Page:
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Nadia Rose's 'Skwod' used to ward off fascists in London

‘What better to intimidate the fash than with a black female rapper from Croydon?’

Anti-fascist protestors got down to grime artist Nadia Rose's "Skwod" yesterday in protest against an anti-immigration march happening in Croydon, south London.

In a now-viral video, campaigners, mainly from UK-based feminist group Sisters Uncut and Black Lives Matter, can be seen dancing and singing along to the track.

Fascist group the South East Alliance organised the initial rally outside Lunar House asylum centre, the Home Office’s HQ for UK Visas and Immigration, and around 40 members of the alliance marched holding signs reading “Immigration ruined our NHS and social housing” and “Say no to sharia”.

Tensions have been high in the area following the brutal beating of 17-year-old Kurdish-Iranian boy Reker Ahmed in April, who almost died after a suspected hate attack, but more than 400 people turned out as part of a counter-rally organised by Movement for Justice by Any Means Necessary.

Nadia Rose, who is Stormzy's cousin, grew up in the borough and filmed the video for "Skwod" in the area. She responded to the video in a tweet whilst allegedly being arrested in an unrelated incident in Croydon.

Melissa Sur, 20, filmed the video. She said: "I attended the march because fuck fascists thinking they can be in Croydon, mate. Croydon was the first place I lived in when I moved to the UK (because as an immigrant, it was convenient that the Home Office was so near). I went to school there, I came out there, and for a long time Croydon was home. What better to intimidate the fash than with a black female rapper from Croydon?"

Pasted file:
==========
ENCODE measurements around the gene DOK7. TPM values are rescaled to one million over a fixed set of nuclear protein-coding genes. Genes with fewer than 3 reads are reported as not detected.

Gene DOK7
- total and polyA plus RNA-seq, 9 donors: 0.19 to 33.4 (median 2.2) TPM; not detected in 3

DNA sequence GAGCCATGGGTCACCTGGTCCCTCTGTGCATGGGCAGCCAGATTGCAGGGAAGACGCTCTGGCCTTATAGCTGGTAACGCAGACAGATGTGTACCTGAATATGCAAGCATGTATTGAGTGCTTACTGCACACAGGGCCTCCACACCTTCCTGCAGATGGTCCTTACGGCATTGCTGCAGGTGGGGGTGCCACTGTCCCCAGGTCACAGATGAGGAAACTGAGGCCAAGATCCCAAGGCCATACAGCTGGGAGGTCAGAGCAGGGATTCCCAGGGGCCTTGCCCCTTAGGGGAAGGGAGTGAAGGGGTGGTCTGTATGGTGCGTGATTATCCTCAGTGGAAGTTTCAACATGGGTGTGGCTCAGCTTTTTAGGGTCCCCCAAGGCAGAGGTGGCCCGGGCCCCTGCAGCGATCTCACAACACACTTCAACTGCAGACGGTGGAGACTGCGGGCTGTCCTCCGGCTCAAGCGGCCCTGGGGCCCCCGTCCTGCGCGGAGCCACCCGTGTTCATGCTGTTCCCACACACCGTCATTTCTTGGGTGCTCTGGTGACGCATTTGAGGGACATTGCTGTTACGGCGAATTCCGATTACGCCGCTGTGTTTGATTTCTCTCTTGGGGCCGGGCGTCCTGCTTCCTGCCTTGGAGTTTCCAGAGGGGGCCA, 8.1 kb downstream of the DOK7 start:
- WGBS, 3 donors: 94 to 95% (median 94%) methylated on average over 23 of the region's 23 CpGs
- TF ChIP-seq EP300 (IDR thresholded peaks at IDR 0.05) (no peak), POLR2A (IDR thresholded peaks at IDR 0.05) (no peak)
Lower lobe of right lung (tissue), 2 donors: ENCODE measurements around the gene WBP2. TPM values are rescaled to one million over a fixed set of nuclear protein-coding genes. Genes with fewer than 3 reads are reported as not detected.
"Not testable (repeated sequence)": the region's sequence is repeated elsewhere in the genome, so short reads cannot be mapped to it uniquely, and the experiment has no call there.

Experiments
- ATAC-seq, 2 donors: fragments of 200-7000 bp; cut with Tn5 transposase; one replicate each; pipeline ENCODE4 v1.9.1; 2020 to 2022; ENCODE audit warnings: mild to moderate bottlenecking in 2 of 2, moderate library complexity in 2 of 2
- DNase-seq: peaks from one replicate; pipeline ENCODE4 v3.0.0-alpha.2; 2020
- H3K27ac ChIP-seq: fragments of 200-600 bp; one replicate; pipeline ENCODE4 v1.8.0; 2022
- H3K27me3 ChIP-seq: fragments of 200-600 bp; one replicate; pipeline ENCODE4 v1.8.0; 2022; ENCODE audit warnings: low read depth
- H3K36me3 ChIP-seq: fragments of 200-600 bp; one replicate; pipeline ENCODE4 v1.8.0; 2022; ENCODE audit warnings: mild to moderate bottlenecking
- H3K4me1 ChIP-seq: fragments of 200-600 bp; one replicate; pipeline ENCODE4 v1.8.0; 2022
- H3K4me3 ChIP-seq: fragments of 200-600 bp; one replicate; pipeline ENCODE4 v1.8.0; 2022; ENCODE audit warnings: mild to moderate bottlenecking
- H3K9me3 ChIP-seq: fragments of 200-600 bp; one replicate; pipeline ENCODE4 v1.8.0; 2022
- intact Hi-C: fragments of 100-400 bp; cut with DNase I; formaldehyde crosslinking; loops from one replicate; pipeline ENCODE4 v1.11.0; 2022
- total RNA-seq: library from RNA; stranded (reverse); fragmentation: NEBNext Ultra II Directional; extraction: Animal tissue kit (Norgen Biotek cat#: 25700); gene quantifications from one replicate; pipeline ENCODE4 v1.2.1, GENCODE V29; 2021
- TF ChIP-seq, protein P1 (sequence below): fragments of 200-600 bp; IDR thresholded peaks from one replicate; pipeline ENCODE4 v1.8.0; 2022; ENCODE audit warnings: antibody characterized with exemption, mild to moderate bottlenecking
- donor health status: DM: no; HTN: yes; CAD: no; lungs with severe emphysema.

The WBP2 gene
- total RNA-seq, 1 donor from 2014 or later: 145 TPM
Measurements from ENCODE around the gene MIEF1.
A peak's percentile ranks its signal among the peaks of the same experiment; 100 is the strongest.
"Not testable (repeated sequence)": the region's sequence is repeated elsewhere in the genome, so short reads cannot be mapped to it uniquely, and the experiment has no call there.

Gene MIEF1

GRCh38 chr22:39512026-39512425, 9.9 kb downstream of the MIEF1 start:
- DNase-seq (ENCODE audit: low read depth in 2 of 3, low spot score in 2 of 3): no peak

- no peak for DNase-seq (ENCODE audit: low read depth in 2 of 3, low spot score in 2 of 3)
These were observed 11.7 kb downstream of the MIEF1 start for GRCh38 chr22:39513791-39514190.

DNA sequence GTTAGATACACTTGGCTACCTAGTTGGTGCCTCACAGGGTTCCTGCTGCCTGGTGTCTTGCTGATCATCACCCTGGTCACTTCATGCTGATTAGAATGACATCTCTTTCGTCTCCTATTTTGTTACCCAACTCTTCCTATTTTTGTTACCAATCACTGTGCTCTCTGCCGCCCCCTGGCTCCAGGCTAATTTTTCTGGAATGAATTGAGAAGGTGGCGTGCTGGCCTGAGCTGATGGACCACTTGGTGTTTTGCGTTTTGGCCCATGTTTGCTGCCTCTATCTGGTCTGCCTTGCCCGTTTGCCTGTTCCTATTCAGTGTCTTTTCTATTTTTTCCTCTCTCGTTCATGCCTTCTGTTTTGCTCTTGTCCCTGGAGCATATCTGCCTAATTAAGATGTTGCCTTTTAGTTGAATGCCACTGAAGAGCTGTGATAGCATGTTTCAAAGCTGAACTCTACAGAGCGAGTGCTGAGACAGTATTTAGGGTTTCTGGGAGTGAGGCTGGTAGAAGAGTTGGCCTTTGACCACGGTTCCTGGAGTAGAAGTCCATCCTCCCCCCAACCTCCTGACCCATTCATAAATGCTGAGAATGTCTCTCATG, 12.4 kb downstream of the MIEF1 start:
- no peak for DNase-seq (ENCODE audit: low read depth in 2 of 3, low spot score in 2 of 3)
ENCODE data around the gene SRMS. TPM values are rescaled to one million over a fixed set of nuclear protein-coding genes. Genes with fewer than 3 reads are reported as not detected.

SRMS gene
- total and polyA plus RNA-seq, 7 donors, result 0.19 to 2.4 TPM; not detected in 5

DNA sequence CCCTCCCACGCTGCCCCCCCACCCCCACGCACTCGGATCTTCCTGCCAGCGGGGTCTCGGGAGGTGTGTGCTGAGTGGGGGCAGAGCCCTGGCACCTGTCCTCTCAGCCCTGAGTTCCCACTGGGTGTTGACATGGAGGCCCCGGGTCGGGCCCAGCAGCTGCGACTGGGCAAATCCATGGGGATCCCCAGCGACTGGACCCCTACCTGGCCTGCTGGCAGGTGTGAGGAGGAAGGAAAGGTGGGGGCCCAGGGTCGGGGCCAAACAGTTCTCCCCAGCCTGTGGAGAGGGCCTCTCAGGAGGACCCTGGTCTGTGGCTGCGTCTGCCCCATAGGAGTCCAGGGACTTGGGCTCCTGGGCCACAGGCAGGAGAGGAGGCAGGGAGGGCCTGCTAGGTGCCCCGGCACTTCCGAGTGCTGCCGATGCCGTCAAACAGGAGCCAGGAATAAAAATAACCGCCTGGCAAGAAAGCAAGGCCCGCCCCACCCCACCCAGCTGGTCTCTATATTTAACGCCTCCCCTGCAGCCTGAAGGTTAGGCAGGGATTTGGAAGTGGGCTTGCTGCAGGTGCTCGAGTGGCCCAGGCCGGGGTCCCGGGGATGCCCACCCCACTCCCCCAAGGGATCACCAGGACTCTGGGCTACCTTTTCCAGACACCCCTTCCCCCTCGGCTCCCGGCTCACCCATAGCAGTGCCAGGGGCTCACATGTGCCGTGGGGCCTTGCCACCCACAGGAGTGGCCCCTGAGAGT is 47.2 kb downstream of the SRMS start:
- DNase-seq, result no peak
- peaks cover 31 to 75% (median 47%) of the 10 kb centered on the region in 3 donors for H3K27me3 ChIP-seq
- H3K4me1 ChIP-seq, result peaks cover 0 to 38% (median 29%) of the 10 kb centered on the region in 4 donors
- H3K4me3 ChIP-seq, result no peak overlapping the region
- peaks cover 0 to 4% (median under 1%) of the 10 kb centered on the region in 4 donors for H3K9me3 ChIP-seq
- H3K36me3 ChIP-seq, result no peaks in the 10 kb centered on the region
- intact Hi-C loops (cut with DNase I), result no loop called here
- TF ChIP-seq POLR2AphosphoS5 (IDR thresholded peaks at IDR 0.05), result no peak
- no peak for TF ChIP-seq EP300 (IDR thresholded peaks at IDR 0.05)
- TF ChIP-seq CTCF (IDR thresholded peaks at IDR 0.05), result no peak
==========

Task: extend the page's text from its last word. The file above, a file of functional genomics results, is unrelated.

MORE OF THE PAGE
"I went to the march because Croydon is my hometown," added Saskia Zeta Reed, also 20, a Sisters Uncut campaigner who can be seen dancing in the video.

"Yesterday when the fascists turned up, there were hoards of us there ready to demonstrate, and it felt so centring to see people defend Croydon as if it was their own.

"‘Skwod’ was one of my favourite moments. It was when all the non-binary people, femmes and girls, mainly from Sisters Uncut, took up space dancing. It's so important to make activism joyful. Nadia Rose is from Croydon so it felt right to blast it over whatever the fascists were trying to play. It was about us in the end, not them."

Watch the official "Skwod" video below